Before you discount the 50D's higher resolution though, consider the lens. Canon supplied our EOS 50D sample in a kit with the new EF-S 18-200mm IS lens, which we used on both the EOS 50D and 40D here. Judging from the results below, and in our studio tests on the next page, this lens is holding back what the 50D is capable of resolving. Indeed the most obvious differences between the 50D and 40D crops below is not the resolved detail, but the size of the optical artefacts. When viewed at the pixel level, any coloured fringing or lack of sharpness is much more obvious on the 50D's samples. Artefacts which may have been acceptable on the 40D's images become much less so when viewed on the 50D at 100% on your computer monitor.

Fit a higher quality lens to the 50D and you'll see the resolution differences between it and the 40D increase, but be in no doubt, if you use a lesser quality model, you won't be exploiting the 50D's full potential. This of course applies to every DSLR, but becomes more noticeable as you move to higher resolutions, and the 50D's pixel density is the highest yet for an APS-C sensor.

That said, the sheer convenience of models like the EF-S 18-200mm IS could outweigh their ultimate resolvable detail for some owners, and it has to be said, even when fitted on the 50D, Canon's new superzoom can still deliver good results - see our Gallery page for more examples. But again this lens is better-suited to the lower resolution models in the range, and to see the best from the 50D, you'll want something better like the EF 24-105mm f4L. Look out for our forthcoming full review of the EF-S 18-200mm IS where we'll compare it against alternative EF-S zooms.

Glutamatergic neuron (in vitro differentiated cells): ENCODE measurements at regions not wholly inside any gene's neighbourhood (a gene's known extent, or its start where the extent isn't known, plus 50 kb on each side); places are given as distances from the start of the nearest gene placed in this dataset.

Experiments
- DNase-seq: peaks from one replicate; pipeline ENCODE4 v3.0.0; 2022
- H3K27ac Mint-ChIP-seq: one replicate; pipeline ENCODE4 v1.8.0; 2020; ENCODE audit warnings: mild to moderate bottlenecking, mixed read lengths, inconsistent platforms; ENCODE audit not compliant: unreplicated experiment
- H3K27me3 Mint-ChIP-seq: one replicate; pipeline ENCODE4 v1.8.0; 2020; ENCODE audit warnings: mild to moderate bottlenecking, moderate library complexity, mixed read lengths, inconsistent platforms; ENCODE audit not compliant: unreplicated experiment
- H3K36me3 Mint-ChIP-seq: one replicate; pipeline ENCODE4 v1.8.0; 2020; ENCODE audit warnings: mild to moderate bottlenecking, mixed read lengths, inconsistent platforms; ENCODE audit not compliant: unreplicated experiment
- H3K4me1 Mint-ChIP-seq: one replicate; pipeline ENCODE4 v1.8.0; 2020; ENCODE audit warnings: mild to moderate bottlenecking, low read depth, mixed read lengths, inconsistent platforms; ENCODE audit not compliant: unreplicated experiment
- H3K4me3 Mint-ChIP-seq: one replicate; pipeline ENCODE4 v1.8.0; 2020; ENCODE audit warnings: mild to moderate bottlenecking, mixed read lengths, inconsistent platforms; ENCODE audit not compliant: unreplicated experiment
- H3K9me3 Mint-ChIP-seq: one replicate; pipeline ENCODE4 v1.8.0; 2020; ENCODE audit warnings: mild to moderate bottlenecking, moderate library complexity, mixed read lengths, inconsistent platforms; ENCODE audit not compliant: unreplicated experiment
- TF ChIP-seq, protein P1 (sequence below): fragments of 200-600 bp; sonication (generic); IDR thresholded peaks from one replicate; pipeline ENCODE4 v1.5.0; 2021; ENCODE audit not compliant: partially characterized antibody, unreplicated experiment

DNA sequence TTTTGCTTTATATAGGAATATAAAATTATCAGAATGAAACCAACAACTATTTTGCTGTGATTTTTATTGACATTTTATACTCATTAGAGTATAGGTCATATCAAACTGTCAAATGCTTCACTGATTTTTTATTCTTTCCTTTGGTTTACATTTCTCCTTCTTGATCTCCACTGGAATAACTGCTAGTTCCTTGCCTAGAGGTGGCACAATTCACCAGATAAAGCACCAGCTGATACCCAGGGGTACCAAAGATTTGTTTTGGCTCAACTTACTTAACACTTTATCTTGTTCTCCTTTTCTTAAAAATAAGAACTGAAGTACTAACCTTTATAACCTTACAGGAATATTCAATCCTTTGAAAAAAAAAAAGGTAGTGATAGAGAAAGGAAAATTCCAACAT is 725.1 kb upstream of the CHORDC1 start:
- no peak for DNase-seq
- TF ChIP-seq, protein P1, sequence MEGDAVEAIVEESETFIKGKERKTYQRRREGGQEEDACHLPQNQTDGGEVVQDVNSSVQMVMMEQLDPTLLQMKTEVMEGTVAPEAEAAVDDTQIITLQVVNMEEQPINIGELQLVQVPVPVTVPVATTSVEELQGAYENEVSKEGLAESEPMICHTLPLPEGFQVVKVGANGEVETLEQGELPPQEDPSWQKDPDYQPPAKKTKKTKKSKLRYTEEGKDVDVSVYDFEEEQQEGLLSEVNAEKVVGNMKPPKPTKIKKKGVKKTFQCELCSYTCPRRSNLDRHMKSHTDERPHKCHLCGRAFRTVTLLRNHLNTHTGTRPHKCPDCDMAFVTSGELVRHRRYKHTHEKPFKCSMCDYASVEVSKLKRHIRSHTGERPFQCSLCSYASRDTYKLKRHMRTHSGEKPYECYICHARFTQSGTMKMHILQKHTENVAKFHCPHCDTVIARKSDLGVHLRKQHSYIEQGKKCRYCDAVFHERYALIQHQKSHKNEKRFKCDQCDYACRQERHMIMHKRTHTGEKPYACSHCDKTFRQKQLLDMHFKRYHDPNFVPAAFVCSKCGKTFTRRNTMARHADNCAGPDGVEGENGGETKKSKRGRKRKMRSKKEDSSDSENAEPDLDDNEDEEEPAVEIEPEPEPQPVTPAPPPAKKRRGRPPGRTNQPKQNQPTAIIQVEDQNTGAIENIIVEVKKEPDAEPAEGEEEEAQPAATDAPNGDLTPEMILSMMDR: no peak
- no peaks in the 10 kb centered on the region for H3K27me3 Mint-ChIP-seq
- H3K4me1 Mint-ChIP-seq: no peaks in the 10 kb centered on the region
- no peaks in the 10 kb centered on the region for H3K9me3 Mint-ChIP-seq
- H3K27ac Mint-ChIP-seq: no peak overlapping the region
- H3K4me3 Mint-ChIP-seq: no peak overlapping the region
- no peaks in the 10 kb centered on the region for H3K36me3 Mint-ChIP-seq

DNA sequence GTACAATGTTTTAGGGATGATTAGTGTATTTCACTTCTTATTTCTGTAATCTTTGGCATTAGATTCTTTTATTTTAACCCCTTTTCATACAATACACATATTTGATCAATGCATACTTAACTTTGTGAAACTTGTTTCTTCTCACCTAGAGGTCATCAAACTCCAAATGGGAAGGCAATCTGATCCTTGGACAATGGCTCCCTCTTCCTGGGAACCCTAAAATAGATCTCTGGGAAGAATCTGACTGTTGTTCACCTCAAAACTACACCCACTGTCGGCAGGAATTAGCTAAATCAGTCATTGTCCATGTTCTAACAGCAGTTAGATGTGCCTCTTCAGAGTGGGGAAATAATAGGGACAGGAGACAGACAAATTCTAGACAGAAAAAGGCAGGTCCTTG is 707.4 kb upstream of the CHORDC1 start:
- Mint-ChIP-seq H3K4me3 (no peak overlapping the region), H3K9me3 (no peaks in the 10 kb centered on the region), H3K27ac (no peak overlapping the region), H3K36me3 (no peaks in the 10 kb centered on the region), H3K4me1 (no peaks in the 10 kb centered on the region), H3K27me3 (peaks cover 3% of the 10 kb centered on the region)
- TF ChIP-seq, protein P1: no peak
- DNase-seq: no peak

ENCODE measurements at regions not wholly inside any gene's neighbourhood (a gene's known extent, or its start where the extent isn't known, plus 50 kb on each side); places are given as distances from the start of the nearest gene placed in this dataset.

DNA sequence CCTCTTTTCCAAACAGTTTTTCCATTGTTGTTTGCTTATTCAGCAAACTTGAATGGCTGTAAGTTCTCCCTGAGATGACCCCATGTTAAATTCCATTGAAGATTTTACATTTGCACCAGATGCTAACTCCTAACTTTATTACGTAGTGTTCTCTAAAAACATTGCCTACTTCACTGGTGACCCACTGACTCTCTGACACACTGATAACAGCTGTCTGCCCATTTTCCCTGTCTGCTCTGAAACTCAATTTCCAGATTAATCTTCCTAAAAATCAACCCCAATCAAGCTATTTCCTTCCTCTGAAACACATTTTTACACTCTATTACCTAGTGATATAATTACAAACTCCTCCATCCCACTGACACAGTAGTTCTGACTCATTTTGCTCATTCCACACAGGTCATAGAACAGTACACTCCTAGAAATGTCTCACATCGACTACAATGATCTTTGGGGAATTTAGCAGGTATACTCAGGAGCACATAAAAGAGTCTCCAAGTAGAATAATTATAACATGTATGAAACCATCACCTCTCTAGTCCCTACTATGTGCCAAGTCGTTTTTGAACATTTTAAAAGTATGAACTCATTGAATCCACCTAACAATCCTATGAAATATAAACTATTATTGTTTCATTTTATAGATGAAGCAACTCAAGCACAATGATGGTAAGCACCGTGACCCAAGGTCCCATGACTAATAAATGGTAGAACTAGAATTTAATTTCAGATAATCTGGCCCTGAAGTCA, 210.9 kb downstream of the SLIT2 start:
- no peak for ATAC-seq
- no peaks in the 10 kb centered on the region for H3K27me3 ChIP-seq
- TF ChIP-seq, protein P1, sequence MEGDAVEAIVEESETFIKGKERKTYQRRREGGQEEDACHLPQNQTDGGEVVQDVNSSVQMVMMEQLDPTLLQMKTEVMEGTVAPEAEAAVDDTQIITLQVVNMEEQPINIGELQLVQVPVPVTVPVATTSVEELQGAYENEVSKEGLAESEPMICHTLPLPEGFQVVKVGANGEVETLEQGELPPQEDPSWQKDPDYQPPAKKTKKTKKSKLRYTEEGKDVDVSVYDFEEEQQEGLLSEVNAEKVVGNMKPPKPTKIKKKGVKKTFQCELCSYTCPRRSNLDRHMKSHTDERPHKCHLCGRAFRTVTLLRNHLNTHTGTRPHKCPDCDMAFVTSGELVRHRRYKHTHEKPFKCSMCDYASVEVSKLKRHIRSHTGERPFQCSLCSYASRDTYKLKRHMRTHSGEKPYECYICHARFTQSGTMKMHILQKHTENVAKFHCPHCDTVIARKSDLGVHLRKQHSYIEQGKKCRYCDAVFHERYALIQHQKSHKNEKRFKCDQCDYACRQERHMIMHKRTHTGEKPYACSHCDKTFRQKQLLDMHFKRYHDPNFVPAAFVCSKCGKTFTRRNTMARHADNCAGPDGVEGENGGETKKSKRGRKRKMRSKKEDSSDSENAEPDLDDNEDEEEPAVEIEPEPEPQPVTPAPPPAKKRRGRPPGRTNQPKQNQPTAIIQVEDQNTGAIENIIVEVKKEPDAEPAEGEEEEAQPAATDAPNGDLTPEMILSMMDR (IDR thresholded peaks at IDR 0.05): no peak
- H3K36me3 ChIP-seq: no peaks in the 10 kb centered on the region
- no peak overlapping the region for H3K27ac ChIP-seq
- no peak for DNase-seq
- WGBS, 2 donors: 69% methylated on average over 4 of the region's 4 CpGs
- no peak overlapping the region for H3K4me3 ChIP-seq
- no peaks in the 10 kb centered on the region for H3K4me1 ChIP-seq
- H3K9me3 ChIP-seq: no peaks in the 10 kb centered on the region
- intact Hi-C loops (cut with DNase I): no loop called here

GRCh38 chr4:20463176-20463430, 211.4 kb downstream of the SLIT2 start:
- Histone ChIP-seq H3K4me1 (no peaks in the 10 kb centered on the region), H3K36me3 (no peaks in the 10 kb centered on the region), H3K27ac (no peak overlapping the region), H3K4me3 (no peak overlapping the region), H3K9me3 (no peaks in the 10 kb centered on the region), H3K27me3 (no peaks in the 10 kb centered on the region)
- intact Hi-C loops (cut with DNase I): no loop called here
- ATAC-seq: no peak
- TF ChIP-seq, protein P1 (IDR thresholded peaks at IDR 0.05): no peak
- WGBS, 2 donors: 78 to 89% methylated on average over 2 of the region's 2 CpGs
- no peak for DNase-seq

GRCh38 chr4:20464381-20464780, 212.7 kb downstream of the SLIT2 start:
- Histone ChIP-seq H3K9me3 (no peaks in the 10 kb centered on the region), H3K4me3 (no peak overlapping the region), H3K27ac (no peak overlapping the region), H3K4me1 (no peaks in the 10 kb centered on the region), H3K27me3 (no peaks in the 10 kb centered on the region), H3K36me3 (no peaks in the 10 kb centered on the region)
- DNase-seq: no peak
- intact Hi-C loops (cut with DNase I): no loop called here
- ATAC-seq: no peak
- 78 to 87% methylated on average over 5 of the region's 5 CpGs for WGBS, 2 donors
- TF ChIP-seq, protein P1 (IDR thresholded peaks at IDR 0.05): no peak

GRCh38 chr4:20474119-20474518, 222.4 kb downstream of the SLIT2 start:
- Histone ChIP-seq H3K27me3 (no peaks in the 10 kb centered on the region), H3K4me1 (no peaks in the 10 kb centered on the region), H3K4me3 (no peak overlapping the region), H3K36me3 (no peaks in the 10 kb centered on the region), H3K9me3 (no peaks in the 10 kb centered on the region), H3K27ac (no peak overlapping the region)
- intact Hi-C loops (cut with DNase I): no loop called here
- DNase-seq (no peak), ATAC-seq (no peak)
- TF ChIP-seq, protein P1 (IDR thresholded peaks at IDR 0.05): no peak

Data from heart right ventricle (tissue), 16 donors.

Moving onto the Nikon D90 crops, all that talk of optical artefacts might make you wonder if the Nikkor DX 18-105mm VR lens is a far superior design - after all, the crops below are bereft of coloured fringing. As we explained in our Nikon D90 review though, this result is thanks to in-camera reduction of chromatic aberrations on JPEGs, and the only way to see what the lens is really doing is to switch the D90 to RAW or of course mount it on a different body. That said, the in-camera processing is delivering a good result, although we should mention both sets of Canon crops also cleaned-up very nicely when we applied similar chromatic aberration reduction using the supplied Digital Photo Professional software on RAW versions of the same composition.